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>> Home > Tags > epoxy

epoxy resin
The Spar Deck by Jerry Todd Lieutenant   Posted: 4 days ago
Once I was satisfied I had all the fairleads I needed, or might need (I put in some extras, just-in-case), It was time to permanently close up the deck. The luan plywood sub-deck had long ago been cut into 2" strips to allow it to take the deck camber and sheer. I had also painted on it's underside except where the deck framing was, so the paint wouldn't interfere with the epoxy. I got a few very nice days in October (2014) great for dealing with epoxy, and to take on this major step in the model's construction. There's a sinking feeling about this, like you've just locked your keys in the car. First I removed the mechanical decks below, cleaned out the hull, replaced a deck beam whose joint had never set right, and dabbed epoxy onto things I'd never be able to reach again. The mechanical decks were painted white. The turning blocks for the steering were epoxied in place; having been hot-glued in all these years. Now I painted epoxy on the entire underside of each strip to seal it as well as glue it to the deck beams. Working from out-board toward the center-line. I clamped the strips down, but also used copper tacks to hold it down that would be left in. In short order, the sub-deck was epoxied and nailed in place. Now the only access inside was through the hatches. All the cracks and seams on the deck were filled with polyester putty (Bondo), especially around the deck/hull joint. When this set, I sanded it, filled missed places, and sanded some more. Then a layer of 4oz cloth, left over from glassing her hull 5 years before, was laid on the sub-deck. At this point the deck was an integral part of the hull. I ordered 3/16" x 48" square bass strips to plank the spar deck. I was going to cut this from a maple board I hand, but could get what I wanted safely from the saw. I was concerned bass (lime) wouldn't be hard enough, but it's been great. As holidays and cold weather reduced the time I could spend in the shop, I made up the rest of her spars and their hardware; as well as framing up and installing the fore and aft access hatches. I also cut the deck strips to their length. Then winter came and stayed until April. Meanwhile I hemmed the rest of her sails.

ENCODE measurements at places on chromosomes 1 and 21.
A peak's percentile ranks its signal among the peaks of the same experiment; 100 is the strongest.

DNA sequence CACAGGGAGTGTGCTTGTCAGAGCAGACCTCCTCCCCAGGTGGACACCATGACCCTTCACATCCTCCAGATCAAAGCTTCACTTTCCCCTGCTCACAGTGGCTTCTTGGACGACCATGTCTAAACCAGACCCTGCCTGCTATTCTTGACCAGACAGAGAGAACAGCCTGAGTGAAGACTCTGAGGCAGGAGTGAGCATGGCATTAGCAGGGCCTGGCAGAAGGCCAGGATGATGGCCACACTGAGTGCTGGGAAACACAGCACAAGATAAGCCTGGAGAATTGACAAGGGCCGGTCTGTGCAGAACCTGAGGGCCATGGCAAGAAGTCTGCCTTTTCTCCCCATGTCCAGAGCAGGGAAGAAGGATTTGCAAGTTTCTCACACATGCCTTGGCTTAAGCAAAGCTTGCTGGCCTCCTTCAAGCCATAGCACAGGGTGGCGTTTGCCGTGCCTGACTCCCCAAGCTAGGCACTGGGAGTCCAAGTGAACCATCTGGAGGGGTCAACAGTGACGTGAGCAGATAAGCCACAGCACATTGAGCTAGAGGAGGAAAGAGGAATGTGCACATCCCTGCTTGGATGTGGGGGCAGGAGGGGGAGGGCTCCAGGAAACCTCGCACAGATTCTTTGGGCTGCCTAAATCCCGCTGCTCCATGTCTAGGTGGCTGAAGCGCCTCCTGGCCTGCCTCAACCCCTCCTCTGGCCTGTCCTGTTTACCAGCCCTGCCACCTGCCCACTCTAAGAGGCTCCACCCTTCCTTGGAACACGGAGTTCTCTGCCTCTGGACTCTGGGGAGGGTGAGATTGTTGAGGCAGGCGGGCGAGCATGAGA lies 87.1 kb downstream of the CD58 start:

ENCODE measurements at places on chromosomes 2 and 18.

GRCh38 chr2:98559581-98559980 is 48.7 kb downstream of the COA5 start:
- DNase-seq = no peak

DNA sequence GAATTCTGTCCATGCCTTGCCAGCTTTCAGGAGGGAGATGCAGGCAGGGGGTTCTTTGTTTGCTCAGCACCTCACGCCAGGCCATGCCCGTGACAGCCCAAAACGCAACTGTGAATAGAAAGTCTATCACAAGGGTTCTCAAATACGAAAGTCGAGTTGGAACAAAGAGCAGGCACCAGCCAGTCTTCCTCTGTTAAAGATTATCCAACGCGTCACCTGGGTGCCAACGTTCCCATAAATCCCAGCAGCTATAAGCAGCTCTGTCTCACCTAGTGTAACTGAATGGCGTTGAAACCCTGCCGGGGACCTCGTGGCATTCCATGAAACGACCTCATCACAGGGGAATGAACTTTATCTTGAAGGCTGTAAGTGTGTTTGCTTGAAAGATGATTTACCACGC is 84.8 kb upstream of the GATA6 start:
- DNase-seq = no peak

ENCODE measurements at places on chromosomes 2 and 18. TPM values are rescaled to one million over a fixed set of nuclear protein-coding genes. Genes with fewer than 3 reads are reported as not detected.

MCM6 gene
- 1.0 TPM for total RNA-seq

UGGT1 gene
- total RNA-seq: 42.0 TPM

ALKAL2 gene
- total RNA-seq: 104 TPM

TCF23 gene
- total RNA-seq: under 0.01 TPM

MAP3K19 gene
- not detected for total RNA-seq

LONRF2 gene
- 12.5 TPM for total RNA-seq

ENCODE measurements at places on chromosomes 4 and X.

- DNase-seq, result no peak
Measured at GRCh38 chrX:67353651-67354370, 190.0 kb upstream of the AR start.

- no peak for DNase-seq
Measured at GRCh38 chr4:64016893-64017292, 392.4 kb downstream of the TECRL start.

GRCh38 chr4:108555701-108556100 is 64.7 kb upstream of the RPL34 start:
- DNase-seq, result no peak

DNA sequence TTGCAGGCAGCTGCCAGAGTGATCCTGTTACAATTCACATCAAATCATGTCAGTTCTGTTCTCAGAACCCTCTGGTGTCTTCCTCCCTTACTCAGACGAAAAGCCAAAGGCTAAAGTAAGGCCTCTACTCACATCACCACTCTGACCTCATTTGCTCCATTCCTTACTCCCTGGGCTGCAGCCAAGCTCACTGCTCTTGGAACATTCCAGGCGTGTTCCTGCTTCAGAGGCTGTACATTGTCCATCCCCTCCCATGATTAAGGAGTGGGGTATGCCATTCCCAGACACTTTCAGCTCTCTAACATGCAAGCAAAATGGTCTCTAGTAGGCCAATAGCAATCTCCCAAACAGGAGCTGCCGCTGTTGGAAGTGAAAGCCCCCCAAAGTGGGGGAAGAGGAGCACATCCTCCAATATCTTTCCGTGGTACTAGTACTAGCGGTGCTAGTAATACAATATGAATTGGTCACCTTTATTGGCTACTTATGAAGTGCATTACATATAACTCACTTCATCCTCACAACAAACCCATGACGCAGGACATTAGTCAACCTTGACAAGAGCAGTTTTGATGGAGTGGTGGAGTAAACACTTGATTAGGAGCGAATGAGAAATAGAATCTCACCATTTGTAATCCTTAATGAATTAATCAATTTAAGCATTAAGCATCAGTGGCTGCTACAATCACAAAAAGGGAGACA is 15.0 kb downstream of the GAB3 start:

The suction hoses – part 4. by robbob Fleet Admiral!   Posted: 6 days ago
After test fitting the hose ends to establish the correct lengths the hoses were trimmed to size and the fittings were then glued into the hose ends with some epoxy. On the real boat the hoses are arranged to lay on the tops of the foam tanks and they are supported on the stern coaming by a bronze hook. I formed this hook from some brass sheet so that it holds the hoses firmly one above the other, this was primed and finished in gunmetal grey and fixed to the coaming with a couple of brass rivets and a spot of epoxy. For a bit of extra security I cut some large diameter heat shrink to form some bands around the hoses to hold them together. So now the hoses are all finished and I think they look really good, I’ll probably re-polish the brass fittings and apply a light coat of lacquer to keep them nice and shiny at a later stage 😎